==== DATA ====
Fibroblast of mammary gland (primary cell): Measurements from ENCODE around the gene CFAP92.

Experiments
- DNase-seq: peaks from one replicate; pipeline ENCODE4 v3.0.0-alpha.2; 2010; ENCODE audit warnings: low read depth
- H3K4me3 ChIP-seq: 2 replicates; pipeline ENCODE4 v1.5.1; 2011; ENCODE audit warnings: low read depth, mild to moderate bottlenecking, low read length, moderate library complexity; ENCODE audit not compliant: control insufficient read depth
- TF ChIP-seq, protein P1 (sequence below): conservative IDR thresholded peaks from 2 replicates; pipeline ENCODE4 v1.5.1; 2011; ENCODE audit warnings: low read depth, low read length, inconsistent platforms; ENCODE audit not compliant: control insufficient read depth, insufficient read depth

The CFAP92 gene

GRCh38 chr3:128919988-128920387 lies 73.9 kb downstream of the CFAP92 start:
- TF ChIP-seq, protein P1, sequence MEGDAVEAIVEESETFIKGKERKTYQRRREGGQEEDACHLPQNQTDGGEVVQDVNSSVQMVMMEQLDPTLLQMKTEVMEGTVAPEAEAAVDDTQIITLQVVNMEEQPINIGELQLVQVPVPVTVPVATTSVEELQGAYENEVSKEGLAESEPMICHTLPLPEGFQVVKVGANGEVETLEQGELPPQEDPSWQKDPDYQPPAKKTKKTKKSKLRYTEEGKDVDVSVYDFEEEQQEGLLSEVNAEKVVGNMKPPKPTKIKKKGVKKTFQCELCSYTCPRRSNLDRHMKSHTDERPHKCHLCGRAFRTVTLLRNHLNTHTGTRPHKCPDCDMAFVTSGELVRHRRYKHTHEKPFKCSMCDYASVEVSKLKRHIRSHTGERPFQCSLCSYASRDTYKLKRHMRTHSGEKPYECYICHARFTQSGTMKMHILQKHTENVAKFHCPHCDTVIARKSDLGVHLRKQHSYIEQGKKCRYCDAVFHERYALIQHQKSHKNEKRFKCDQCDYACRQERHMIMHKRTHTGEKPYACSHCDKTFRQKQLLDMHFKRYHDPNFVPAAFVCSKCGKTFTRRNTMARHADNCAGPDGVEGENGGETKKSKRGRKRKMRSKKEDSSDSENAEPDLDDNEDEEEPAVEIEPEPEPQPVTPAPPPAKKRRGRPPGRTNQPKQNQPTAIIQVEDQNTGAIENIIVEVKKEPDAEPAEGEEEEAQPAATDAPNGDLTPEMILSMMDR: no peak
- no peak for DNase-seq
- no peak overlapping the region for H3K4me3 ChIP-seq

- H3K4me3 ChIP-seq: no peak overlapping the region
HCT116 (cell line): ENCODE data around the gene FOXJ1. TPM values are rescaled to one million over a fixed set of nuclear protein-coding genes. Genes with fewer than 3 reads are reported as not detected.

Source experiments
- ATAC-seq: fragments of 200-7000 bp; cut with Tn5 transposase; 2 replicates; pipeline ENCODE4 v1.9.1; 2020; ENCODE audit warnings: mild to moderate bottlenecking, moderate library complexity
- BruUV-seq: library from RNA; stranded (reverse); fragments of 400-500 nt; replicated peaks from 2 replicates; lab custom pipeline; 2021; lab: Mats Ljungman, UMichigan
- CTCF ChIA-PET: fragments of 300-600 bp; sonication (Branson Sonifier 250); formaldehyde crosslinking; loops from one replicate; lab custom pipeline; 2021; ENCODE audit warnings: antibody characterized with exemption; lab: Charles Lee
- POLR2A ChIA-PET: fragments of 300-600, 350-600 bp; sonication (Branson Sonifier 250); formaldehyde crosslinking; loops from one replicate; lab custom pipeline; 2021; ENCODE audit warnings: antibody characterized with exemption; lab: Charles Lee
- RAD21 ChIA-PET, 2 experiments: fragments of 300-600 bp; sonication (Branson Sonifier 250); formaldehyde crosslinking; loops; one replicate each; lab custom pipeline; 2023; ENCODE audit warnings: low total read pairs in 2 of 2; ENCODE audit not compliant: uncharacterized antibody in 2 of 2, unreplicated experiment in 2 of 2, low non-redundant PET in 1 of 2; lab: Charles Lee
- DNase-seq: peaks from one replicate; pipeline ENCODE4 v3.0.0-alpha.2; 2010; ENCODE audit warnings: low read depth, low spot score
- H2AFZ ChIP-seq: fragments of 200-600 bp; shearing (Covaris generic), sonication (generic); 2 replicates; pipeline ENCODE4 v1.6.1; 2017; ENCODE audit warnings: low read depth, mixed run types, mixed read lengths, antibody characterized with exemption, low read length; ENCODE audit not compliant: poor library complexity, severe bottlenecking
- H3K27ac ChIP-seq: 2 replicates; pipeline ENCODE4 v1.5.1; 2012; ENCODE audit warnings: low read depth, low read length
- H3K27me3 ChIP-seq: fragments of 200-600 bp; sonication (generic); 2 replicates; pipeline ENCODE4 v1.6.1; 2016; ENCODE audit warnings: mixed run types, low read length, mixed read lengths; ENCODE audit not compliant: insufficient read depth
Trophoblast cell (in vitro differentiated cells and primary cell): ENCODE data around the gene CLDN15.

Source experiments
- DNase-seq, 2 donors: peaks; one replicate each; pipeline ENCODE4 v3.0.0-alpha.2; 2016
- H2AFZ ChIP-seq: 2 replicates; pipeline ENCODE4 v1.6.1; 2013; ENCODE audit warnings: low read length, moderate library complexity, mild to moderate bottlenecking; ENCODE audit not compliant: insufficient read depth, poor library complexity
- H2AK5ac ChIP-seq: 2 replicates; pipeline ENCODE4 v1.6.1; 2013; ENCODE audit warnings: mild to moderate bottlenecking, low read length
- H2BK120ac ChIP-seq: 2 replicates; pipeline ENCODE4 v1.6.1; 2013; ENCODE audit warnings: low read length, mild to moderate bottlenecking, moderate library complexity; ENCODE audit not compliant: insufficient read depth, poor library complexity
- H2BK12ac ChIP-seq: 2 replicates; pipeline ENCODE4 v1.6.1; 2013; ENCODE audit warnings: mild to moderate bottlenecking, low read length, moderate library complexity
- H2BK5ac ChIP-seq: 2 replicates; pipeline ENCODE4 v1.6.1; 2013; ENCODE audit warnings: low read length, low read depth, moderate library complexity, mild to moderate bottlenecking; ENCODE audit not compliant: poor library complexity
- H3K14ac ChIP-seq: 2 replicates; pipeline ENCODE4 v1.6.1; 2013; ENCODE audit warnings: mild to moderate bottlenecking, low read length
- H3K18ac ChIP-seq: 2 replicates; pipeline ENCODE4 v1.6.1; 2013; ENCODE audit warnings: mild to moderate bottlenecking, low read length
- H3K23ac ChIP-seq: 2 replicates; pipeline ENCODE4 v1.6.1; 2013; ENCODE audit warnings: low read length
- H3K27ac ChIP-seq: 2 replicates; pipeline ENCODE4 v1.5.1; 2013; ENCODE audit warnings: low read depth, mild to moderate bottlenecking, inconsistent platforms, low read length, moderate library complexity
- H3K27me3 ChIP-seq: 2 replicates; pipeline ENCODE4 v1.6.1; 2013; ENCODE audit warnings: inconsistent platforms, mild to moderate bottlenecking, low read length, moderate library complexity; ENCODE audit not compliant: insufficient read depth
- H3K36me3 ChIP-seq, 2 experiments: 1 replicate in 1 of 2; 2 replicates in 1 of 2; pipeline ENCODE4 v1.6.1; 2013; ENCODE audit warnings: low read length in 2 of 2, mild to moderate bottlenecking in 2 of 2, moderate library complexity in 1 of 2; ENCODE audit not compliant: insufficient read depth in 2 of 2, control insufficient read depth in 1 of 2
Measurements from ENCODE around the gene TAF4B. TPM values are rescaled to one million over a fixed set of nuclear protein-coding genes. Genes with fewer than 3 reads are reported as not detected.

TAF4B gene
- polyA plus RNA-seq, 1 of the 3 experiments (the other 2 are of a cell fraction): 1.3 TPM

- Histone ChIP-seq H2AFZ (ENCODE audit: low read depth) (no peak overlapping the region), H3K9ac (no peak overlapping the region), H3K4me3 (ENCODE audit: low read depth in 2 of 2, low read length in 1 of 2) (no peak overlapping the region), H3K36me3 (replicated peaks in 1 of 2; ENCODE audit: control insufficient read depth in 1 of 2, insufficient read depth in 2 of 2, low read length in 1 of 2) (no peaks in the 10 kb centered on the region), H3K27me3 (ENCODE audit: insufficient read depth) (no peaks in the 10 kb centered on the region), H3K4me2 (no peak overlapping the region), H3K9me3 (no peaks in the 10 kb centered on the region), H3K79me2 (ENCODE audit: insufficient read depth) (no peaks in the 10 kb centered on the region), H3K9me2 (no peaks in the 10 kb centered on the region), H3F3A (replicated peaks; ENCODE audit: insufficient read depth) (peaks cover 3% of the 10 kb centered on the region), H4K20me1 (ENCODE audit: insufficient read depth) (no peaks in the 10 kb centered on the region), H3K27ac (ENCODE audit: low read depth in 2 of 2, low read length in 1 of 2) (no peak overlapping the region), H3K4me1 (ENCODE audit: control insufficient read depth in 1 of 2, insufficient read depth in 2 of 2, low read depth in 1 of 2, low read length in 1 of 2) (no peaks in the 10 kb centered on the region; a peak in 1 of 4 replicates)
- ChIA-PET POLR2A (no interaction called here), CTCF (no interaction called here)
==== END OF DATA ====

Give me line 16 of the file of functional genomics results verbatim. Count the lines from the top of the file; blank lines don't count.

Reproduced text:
- CTCF ChIA-PET: fragments of 300-600 bp; sonication (Branson Sonifier 250); formaldehyde crosslinking; loops from one replicate; lab custom pipeline; 2021; ENCODE audit warnings: antibody characterized with exemption; lab: Charles Lee